Flash Fiction – The Dead Pass

I threw an empty bottle across the street. I heard the glass shatter across the broken asphalt. As I expected the groans of the undead echoed through the night sky as they shambled towards the source of the noise. The full moon revealed my path and helped me to navigate the desecrated road more easily but also revealed the undead. From a glance they looked like ordinary people but then as you got closer they would reveal their injuries. Bite marks across their bodies, pieces of flesh and bone jutted out, entire limbs barely hanging on or missing entirely. But I couldn’t focus on that.

I looked back behind me to where two small shivering figures watched me, pleading for me to save them. I didn’t know the two kids. They looked had similar features so I had guessed they were siblings but they never spoke to confirm anything. Only followed me as I escaped from Portland’s refugee camp before the undead took it all. The memories of that day began to resurface. The screams of people pleading for mercy as their loved ones dug their teeth into them. The howls of the undead that seemed to echo across the mountains attracting more of their kind. I squashed the memory as quickly as it came.

I pulled out a trench knife. It was a beautiful thing. A family heirloom of sorts. It had been in my family and helped saved my great-grandfather’s life in World War 1 more than a century ago. Now I had it. The last thing I have of my family and unexpectedly something that has helped save my life as well. With my free hand I reached out to the kids and they took it gently. We walked across the road as a brisk but silent pace. Often we would have to stop between the broken and abandoned cars which often had blood spats across them.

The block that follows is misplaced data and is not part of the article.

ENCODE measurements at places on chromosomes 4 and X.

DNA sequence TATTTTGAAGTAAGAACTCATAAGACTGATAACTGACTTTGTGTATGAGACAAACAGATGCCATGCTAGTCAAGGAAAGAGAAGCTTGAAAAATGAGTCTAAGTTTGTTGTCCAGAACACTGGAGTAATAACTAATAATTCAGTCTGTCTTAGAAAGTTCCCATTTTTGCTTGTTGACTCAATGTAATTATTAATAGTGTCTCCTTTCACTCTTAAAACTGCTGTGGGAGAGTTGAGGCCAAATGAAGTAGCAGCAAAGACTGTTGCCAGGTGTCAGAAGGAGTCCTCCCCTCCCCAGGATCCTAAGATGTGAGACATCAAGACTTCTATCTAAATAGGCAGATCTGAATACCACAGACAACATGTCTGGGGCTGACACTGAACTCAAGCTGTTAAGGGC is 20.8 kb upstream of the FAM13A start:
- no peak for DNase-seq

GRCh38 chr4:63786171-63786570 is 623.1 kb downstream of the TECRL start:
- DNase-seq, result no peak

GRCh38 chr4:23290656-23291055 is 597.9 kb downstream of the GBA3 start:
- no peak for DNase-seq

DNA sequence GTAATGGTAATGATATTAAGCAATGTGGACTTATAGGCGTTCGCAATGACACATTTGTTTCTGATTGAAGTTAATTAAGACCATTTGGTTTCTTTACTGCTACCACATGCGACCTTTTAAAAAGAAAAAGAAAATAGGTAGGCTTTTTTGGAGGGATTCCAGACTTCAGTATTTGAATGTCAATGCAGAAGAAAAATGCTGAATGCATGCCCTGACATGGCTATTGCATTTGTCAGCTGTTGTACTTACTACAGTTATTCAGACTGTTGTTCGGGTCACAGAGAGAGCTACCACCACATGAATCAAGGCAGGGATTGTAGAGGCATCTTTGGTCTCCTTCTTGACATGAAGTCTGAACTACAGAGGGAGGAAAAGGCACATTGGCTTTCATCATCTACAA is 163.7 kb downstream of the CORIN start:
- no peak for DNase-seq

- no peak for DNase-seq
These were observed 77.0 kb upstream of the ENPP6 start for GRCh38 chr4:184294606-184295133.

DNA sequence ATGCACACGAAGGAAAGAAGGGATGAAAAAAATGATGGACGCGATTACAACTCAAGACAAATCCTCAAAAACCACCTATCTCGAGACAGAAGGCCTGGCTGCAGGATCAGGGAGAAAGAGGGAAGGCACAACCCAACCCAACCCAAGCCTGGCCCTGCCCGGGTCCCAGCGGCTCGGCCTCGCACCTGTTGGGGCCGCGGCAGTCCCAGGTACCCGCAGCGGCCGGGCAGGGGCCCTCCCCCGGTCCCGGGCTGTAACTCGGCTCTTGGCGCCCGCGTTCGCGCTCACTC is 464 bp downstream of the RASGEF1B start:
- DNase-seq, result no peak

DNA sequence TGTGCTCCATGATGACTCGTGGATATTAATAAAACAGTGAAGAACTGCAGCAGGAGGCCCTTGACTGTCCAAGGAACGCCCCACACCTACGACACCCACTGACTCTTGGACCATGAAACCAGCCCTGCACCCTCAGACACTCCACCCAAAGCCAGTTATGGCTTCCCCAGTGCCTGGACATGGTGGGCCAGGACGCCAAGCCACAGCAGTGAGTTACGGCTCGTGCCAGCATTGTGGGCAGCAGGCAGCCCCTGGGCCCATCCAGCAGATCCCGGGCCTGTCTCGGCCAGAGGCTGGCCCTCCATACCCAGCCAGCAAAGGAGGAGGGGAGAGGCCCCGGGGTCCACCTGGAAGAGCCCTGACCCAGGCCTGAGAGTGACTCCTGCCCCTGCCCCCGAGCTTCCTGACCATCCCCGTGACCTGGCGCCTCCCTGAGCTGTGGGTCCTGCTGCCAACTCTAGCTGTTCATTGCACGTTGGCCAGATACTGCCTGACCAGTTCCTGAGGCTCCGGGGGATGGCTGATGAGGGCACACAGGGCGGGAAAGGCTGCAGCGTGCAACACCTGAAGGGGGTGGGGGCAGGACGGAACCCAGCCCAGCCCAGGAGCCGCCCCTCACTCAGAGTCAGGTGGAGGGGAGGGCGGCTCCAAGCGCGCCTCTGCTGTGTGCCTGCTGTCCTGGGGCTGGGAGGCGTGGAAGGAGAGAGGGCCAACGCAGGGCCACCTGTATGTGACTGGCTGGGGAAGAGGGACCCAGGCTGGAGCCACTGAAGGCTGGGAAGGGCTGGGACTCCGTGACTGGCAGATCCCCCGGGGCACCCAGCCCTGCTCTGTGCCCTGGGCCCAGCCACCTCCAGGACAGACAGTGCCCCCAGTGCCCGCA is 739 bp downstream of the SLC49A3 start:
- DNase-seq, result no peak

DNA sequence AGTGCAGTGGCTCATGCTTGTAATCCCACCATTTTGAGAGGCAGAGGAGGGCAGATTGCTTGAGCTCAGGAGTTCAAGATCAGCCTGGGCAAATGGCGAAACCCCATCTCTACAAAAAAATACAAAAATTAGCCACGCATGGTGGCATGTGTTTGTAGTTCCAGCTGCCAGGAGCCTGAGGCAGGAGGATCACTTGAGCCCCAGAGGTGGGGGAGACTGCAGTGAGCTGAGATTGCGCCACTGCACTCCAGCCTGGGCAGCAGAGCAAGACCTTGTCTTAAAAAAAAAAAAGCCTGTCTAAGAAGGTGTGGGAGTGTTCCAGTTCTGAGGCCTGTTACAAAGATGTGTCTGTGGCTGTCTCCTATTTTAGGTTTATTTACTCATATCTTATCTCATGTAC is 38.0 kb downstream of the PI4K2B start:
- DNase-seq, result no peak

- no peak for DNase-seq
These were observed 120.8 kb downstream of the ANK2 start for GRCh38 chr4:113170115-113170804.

As we cleared the main part of the road I saw that the rest of the road was strangely free of abandoned cars and debris. Alone on the road was a slightly mangled figure. It had no arms and silently stood still without moving a muscle. I looked back at the kids and placed a finger against my lips and gestured for them to wait for my signal. I crouched and as quietly as I could I approached the strange figure holding my trench-knife out. Sweat poured down my head. I listened for any sudden movement or sound from anywhere else but the night sky was silent. My heart began to thump loudly against my chest. I knew I could just go around this zombie. But thoughts of my friends and family resurfaced. Asking me why. Why them. Why did they die. What I was doing wasn’t smart. But I pushed those thoughts away. I just wanted revenge even if it was something small like this.

I got close enough to the undead. It had no arms and the moonlight showed that its skin had turned a sickly gray. I readied my knife. I stood up ready to make the kill. I raised my knife and swung it down on its head with all my might. Right as I felt the resistance from it’s head the undead dashed forward with inhuman speed barely avoiding death. I fell forward startled from the sudden movement. I looked up as the undead turned its ugly head towards me. Its eyes were white like the rest. Blind. But somehow it knew. It knew I was there. Its mouth opened far more than anything naturally should.

To this day I don’t know what prompted me to. What instinct told me cover my ears but I did. The undead screamed. Piercing enough to shatter the glass of cars far away. When the scream stopped I knew we were standing on the brink of death. I looked towards the kids huddled against a car. They looked at me wide-eyed their little hand still covering their ears. I heard them before I saw them. The shambling horde. The running undead. All of them.

I shouted from the top of my lungs, “Run!”

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